I posted this challenge on X / Twitter and at the time I thought I had come up with such a solution. Now, as I was writing about it, I realised it was wrong! 🤣 Thankfully, people replied with some good linear solutions that we can go over here.

## A first linear solution

For the first optimal solution, we need to think about the following: If string[a:b] has unique characters and string[a:b + 1] doesn't, because the character at position k is the same as the character at position b, then we know that the longest substring will not start in the positions between a and k.

First, here's a diagram of what I'm describing:

|ABCDEFGHIJKLMNOPQ|F
a     k           b
^^^^^^

In the string above, the slice string[a:b] only contains unique characters (the letters from A to Q). If we look at string[a:b+1], the characters are no longer all unique because the F at the right end of the string is a repetition of the character at position k. This means that we know for a fact that the longest substring will not start at any of the positions marked with ^.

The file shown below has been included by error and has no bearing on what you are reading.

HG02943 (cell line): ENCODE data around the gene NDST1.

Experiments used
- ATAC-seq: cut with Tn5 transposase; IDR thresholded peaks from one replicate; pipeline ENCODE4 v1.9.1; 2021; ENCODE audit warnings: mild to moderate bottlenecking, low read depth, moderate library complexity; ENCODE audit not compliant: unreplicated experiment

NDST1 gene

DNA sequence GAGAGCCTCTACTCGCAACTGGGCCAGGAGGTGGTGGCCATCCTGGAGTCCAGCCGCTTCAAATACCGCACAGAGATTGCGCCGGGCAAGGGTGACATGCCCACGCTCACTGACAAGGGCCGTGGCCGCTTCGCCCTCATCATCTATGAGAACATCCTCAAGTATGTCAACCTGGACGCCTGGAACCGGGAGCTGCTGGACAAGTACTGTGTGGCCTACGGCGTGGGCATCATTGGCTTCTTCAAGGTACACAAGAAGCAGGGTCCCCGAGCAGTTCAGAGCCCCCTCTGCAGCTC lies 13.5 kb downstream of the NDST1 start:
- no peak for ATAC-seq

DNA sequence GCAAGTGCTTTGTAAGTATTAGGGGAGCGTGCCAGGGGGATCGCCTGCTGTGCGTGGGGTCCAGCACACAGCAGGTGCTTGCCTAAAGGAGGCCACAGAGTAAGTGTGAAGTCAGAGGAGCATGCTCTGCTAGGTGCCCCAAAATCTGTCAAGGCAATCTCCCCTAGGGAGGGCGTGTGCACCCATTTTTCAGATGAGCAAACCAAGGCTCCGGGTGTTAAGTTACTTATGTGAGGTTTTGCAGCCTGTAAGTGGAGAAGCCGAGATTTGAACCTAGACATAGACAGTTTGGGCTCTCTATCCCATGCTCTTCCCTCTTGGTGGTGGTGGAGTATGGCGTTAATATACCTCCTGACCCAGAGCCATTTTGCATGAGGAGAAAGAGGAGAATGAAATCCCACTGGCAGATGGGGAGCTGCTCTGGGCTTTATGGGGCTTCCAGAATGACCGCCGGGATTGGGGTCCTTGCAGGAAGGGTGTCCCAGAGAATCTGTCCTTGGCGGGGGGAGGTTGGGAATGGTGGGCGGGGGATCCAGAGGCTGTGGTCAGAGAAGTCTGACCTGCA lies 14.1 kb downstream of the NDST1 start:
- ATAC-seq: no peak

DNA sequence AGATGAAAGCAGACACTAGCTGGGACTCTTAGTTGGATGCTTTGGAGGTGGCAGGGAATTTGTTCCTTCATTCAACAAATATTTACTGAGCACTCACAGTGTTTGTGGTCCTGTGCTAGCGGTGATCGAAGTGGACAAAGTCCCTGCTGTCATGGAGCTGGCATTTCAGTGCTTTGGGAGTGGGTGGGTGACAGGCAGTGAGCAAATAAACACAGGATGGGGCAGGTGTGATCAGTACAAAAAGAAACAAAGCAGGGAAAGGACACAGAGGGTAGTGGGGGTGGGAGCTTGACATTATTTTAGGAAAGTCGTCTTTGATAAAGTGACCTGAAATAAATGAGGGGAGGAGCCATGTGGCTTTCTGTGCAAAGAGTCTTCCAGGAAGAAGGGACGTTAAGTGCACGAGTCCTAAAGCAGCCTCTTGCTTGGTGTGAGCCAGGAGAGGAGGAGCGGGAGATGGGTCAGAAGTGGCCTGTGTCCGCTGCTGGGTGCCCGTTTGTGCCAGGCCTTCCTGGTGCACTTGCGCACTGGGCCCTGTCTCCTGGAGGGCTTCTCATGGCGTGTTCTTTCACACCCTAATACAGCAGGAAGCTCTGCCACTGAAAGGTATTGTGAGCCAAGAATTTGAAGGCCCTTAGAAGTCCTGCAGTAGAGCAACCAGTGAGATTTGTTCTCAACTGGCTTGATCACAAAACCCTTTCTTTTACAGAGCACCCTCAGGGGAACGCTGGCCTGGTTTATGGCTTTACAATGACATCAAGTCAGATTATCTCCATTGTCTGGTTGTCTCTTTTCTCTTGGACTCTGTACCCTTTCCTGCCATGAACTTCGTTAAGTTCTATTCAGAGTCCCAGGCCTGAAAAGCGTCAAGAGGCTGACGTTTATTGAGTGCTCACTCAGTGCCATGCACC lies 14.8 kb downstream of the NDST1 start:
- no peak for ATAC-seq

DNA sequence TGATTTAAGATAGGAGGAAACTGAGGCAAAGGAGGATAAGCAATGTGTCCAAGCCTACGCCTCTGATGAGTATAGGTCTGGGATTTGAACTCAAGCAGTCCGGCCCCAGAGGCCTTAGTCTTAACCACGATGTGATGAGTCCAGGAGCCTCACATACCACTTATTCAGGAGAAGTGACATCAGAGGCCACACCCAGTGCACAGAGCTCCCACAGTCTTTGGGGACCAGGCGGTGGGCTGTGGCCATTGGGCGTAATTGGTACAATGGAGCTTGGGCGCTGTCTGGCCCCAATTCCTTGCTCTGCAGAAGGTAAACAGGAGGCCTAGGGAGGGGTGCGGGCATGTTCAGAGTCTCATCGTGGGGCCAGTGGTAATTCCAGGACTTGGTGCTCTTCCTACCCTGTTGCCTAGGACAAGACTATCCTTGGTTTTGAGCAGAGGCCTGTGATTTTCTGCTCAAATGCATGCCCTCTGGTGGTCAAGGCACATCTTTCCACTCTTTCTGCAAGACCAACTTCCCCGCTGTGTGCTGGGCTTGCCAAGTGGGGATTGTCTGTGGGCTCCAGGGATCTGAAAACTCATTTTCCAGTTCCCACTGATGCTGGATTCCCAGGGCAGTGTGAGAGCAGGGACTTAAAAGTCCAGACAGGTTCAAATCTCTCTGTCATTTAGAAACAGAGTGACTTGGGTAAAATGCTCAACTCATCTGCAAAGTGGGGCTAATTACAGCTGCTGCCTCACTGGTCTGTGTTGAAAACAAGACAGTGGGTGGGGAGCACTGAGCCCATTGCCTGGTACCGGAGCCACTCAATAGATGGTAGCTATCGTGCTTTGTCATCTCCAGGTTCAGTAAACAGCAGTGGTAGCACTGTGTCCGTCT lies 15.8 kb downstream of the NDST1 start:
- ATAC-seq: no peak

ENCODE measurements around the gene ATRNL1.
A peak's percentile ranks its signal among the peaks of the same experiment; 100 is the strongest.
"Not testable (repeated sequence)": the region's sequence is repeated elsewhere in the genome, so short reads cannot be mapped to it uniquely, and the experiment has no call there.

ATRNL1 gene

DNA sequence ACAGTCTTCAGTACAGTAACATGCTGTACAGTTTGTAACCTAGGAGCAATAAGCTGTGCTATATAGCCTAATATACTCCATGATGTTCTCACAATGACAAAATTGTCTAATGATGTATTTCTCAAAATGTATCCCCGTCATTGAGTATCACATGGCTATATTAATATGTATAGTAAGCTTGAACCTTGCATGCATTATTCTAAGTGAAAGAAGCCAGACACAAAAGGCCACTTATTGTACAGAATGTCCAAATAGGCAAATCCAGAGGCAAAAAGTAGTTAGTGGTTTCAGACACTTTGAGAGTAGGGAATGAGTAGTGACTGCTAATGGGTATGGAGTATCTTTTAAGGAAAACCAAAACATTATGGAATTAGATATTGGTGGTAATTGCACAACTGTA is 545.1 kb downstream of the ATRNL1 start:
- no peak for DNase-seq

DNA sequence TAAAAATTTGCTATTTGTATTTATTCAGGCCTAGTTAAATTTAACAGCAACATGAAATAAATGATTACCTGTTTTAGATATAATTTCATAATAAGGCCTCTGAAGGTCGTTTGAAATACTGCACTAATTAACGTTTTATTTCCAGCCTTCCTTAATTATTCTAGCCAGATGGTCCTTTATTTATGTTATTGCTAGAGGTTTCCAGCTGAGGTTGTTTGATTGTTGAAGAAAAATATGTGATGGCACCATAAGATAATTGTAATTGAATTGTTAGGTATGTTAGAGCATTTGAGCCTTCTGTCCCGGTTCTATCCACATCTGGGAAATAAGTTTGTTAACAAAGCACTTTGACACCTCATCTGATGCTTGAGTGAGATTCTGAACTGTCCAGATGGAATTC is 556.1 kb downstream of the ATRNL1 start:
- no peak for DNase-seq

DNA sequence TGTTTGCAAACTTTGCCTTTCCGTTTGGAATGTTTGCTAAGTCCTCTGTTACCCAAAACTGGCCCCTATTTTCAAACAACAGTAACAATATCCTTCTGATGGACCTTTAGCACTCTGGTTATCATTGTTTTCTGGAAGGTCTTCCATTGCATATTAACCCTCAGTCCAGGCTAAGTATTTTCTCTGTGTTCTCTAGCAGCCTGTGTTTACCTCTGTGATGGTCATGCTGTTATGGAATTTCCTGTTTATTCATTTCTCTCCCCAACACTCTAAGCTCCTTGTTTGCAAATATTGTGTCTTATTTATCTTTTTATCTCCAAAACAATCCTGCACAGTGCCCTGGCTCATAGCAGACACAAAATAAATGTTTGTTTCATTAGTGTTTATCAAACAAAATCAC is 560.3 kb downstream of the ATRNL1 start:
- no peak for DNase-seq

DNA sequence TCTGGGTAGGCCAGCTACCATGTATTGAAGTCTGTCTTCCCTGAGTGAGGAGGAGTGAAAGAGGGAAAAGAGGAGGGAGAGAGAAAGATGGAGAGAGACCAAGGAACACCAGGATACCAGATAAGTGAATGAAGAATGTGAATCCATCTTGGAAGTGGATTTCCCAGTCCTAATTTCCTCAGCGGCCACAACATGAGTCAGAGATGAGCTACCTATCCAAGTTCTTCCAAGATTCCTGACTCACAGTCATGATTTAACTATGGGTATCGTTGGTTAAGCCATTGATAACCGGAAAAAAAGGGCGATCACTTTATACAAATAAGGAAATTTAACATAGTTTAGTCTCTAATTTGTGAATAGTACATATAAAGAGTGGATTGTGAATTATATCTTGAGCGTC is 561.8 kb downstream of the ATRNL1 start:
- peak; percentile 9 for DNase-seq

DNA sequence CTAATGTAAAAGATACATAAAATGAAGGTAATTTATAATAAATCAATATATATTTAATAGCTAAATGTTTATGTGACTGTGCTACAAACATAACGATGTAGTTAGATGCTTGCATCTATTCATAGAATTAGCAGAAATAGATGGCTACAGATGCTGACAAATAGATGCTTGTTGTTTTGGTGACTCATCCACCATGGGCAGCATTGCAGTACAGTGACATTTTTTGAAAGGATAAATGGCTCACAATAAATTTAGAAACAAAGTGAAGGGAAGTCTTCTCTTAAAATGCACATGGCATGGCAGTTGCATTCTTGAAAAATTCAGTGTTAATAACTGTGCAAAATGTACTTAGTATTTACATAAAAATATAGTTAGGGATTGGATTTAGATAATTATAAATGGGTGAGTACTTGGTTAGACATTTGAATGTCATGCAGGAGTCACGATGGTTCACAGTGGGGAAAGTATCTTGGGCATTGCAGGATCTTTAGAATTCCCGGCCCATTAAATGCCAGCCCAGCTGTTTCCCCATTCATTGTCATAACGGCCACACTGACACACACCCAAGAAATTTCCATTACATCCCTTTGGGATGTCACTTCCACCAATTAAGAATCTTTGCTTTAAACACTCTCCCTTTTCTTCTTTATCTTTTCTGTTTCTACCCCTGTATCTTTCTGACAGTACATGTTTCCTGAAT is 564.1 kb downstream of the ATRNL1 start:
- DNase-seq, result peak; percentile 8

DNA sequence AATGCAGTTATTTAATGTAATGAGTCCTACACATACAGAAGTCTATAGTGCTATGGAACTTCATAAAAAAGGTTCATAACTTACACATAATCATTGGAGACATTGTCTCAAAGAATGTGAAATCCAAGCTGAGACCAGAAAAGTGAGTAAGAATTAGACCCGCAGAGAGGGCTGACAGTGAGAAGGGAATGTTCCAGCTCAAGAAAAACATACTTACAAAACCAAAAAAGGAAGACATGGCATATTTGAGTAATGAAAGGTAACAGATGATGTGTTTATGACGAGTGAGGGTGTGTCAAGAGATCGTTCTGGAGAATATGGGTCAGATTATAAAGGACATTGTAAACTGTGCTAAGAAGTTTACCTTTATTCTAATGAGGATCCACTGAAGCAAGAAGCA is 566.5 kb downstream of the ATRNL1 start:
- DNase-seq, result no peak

Can you see why? Give it some thought...

The reason the longest substring won't start at any of the positions marked with a ^ is because such a substring will only be unique up to the point b, when the two repeated Fs show up again. Because it is starting after the point a, it will be shorter than the substring that goes from a to b. This means that it is only worth to keep looking after the point k.

By using this observation, we can implement a solution that looks like this:

def longest_unique_substring(string):
longest = ""  # Longest substring found so far.
substring = ""  # Current substring we're building.
for char in string:
if char in substring:
k = substring.find(char)
substring = substring[k + 1:]
substring += char
if len(substring) > len(longest):
longest = substring
return longest

The solution works by traversing the string once and building a unique substring. This is the substring that goes from point a to point b in the explanation above. When we find a character that's inside that substring, we give up on that substring and we drop all of the characters to the left of the repeated character.

From an algorithmic point of view, I think this solution is absolutely brilliant.